A Warming Planet and Human Health
As the most trusted profession in the United States, it is imperative that nurses understand the health impacts of a warming world and climate breakdown on chronic conditions and emotional health. This knowledge will enable nurses to educate, assess, and help people achieve and maintain good health in a changing climate.
Climate breakdown can worsen chronic conditions and challenge our emotional health, while leading to more frequent and severe drought, flooding, wildfires, and superstorms, risking health and well-being. As the most trusted profession in the United States, nurses play a pivotal role in helping people achieve and maintain good health, even in a warming world. Nurses can use their knowledge about the health impacts of climate breakdown to assess and educate patients and the public.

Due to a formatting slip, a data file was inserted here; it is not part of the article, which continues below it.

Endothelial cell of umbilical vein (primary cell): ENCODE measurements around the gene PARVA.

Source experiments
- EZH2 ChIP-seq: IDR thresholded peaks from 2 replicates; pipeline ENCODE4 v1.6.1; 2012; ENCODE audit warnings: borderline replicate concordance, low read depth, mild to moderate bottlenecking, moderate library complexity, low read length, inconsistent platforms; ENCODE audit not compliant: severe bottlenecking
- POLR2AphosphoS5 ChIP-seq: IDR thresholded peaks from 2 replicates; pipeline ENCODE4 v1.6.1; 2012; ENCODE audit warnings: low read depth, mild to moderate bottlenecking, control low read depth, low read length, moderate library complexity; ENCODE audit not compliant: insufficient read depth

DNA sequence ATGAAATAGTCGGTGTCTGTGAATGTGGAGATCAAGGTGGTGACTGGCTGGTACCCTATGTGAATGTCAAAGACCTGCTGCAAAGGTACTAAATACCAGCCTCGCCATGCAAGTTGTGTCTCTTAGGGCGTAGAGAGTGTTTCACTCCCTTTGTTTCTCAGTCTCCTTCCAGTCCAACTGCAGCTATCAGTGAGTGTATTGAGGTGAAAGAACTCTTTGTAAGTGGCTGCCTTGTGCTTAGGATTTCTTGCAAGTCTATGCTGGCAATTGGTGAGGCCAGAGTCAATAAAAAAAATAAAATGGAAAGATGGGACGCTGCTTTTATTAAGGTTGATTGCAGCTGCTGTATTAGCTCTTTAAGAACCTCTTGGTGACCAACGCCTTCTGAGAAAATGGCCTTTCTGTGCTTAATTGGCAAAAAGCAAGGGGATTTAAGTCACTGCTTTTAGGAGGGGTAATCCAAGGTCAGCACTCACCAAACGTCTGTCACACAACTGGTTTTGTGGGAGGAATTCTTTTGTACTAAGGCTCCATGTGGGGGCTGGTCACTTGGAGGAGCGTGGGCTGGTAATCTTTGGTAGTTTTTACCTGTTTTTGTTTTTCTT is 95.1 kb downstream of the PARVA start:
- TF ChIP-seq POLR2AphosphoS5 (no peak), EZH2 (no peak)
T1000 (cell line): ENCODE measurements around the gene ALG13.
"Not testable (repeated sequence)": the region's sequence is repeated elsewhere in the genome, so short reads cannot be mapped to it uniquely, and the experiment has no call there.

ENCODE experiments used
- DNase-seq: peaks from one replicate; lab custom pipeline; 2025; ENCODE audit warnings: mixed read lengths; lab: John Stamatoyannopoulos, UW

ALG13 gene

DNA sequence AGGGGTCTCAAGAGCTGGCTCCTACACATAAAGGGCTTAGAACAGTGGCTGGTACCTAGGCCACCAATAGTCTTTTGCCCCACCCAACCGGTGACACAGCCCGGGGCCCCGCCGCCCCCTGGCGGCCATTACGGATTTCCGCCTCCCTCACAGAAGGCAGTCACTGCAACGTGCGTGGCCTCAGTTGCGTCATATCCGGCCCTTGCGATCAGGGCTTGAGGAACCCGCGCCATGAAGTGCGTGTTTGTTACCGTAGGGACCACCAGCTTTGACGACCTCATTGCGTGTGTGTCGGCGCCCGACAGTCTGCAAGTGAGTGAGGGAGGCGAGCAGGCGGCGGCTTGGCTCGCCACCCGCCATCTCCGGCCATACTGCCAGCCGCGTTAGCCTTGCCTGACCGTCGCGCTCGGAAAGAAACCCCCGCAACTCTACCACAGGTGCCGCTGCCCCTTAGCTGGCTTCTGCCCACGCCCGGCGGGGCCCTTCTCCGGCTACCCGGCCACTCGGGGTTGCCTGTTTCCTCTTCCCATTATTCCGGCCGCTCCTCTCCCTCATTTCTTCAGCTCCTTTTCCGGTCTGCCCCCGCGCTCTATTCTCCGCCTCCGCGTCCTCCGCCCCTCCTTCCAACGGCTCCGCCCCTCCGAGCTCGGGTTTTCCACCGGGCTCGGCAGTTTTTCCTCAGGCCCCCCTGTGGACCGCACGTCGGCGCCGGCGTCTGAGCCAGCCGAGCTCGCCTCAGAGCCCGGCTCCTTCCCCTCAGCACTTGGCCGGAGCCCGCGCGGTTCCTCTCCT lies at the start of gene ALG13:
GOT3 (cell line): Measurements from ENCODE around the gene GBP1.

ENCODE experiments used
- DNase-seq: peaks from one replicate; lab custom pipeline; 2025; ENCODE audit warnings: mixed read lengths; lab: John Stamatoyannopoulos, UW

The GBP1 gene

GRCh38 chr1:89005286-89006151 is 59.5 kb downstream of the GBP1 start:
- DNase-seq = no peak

Key Learning Outcomes
- Describe climate breakdown and its effect on chronic health conditions and mental health.
- Discuss the language of urgency developed by climate experts.
- Discuss action steps nurses can take to educate patients about health and climate breakdown, impact preparedness for climate disasters, and advocate for climate change mitigation and prevention.
Elizabeth Schenk, PhD, RN, FAAN; Claire A. Richards, PhD, RN; and Phyllis Eide, PhD, MPH, RN
Elizabeth Schenk is associate vice president of environmental stewardship at Providence in Renton, Washington, and research assistant professor at Washington State University College of Nursing in Spokane. Claire Richards is an assistant professor at Washington State University College of Nursing. Phyllis Eide was an associate professor (now retired) at Washington State University College of Nursing.